Friday, June 19, 2009

You Say Aeonium I Say Echeveria Succulent Plant; It Is Blooming For Friday Floral


Here is an update on the flowing succulent plant in my garden. My Complete Book of Cactus and Succulent volume is telling me this is an aeonium haworthii and even includes a photo. Most of the aeoniums I see have flat leaves and tend to look like a plate on the end of a stick. Their leaves tend to be flat and long.

This plant has leaves on the end of a stick, but they are fat and pointy on the ends. It has a red tint around the edges of the lime green leaves. Much more like the echeverias I've seen. This plant forms a tidy dome of green rosettes when grown in the ground. It also has aerial roots hanging down into the soil.

Either way, it is blooming now in my southern California garden. It is such a unique process I am documenting it for my succulent plant-loving readers. First, it sends up a separate stalk over the dome which at first looks like an alien growth or a cluster of baby plants on the end of a branch. Now the leaves are spreading out along the stalk as it gets longer and we can see yellow buds forming on the very ends. The buds will open to 1/2 inch yellow daisy-like flowers. The branch dies off after setting seed.

Of all the succulents I am growing this one seems to be the most susceptible to high temperatures, especially during my 120 degree summers. It gets a little bit of shade from my Baby Jade (Portulacaria Afra), but I need to rig up shade during heat waves. Next time I will plant my aeoniums in part shade. Later on this summer I'll share some of my crazy discount shade ideas with you.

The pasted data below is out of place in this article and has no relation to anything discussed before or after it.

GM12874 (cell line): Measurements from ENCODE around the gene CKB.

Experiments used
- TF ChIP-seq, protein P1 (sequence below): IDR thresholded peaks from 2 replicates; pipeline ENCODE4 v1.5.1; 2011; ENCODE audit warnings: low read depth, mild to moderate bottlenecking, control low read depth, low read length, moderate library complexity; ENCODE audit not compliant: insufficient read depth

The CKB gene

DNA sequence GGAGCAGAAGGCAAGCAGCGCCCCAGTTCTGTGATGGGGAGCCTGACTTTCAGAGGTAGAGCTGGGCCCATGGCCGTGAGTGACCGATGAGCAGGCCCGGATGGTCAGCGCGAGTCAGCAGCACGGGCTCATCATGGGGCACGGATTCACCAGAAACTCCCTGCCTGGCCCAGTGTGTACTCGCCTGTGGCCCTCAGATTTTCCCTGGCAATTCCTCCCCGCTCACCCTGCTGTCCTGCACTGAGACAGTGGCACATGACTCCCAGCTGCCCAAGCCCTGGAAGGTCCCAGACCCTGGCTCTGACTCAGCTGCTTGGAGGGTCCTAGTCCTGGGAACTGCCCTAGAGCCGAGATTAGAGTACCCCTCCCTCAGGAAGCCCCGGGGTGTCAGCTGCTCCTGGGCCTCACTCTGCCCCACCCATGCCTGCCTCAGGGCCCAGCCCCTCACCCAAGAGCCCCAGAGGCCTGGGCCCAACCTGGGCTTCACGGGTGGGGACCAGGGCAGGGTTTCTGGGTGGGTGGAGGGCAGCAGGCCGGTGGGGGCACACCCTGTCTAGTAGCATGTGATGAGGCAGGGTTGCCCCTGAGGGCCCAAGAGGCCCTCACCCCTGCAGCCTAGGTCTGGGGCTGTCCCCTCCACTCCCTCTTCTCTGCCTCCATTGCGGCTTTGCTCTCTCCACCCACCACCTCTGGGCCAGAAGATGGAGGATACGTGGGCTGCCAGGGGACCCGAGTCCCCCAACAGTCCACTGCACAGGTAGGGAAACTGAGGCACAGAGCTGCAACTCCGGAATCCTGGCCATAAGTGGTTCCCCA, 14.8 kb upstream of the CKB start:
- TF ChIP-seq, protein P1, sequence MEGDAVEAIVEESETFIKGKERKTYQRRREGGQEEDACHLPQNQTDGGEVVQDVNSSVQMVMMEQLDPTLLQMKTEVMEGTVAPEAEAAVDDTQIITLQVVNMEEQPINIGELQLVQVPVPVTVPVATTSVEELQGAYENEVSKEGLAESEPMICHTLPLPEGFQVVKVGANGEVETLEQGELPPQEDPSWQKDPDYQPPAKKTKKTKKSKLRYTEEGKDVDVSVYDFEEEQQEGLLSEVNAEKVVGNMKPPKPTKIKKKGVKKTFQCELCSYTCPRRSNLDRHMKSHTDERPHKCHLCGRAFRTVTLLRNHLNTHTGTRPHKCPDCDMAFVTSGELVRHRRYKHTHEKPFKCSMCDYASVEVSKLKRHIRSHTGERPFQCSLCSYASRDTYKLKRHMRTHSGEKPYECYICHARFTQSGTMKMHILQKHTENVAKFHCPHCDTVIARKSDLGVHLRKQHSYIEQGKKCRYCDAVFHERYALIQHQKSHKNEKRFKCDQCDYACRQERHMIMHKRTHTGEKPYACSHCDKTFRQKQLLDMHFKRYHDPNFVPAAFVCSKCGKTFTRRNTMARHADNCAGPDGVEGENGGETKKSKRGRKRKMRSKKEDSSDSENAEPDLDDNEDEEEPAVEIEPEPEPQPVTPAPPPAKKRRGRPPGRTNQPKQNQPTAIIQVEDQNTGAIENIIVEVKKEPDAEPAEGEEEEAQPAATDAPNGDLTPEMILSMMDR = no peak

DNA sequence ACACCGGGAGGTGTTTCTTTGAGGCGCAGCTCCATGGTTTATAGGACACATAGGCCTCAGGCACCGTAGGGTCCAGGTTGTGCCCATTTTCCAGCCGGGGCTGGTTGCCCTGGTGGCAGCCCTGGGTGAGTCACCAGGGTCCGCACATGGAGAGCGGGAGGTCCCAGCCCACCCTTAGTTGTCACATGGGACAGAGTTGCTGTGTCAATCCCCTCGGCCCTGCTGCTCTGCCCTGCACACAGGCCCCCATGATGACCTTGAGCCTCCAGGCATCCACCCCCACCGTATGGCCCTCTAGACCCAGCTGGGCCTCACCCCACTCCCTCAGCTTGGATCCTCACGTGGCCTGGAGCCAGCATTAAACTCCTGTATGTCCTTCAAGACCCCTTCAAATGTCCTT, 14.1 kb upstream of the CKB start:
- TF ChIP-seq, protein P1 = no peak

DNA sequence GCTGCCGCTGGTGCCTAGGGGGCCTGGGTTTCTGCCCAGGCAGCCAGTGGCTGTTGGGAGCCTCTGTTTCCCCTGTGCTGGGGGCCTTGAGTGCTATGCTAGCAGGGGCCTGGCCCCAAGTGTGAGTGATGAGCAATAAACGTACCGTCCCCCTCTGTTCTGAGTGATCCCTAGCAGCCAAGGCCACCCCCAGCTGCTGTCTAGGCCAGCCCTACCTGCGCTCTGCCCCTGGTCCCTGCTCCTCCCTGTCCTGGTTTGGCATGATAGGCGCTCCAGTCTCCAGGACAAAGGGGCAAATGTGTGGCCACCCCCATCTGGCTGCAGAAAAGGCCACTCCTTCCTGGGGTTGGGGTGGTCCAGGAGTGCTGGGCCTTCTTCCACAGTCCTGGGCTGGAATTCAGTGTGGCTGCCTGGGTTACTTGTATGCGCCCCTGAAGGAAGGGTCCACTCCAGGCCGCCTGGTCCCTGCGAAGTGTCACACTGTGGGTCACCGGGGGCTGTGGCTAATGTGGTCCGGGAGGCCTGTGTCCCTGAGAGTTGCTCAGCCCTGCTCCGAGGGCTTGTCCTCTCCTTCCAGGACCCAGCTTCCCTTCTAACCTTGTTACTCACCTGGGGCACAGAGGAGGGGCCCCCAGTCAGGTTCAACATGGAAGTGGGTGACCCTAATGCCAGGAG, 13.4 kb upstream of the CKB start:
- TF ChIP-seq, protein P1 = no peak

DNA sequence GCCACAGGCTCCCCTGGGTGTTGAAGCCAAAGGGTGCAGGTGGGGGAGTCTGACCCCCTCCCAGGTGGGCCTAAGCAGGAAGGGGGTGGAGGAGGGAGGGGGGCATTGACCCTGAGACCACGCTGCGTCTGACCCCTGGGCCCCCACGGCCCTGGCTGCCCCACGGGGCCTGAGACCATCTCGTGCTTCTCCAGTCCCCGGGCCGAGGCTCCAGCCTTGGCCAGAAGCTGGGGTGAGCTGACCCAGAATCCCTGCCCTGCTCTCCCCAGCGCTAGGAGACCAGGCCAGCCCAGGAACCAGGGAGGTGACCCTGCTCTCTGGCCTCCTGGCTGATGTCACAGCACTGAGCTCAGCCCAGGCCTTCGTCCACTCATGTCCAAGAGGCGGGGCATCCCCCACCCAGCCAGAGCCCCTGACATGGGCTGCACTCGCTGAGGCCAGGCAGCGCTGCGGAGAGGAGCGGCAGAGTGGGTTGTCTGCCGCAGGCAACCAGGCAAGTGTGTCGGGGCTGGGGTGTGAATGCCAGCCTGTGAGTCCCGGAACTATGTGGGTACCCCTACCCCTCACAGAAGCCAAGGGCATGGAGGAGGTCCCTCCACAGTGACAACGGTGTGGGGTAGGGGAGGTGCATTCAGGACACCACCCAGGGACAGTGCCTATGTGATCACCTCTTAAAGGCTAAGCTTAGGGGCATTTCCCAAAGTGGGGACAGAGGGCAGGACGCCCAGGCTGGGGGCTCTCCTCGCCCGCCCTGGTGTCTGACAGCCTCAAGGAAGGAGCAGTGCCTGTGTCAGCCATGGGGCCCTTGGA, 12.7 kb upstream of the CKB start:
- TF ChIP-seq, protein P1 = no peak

Aeonium can survive light frosts and are hardy to about 35 degrees in winter. Aeonium is classified as drought tolerant and will live on rainfall alone in my garden. However, it does start to look a bit shriveled during heat waves so I sometimes sneak in a good soak every few weeks when the weather heats up. Propagation is by simply sticking a branch into the ground and keeping it watered every other week or so.

My succulent patch has an underwater theme. The Aeonium fills in the role of sea anemone. A ceramic fish I found at the dollar store adds to the theme, (although I should paint it orange to look like a Clown Fish). A Gollum Jade grows next to it and adds to the theme planting in the roll of sea coral. I think the suggestion of water in a dry garden adds a refreshing feel. Try to stay cool out there and happy gardening!


2 comments:

Lynn said...

http://twitpic.com/5hlkz

From my Twitter.
I believe it is an escheveria. Also known as hens and chicks.
This particular plant is the "grandchild" ( one of many over the years) of one my husbands grandmother grew I'm guessing 50 yrs ago. I took clippings 20 yrs ago when we moved from her former home.
This one was 'started' three yrs ago, It has grown nice and round.

Julie said...

I was going to say Hens and Chicks as well!

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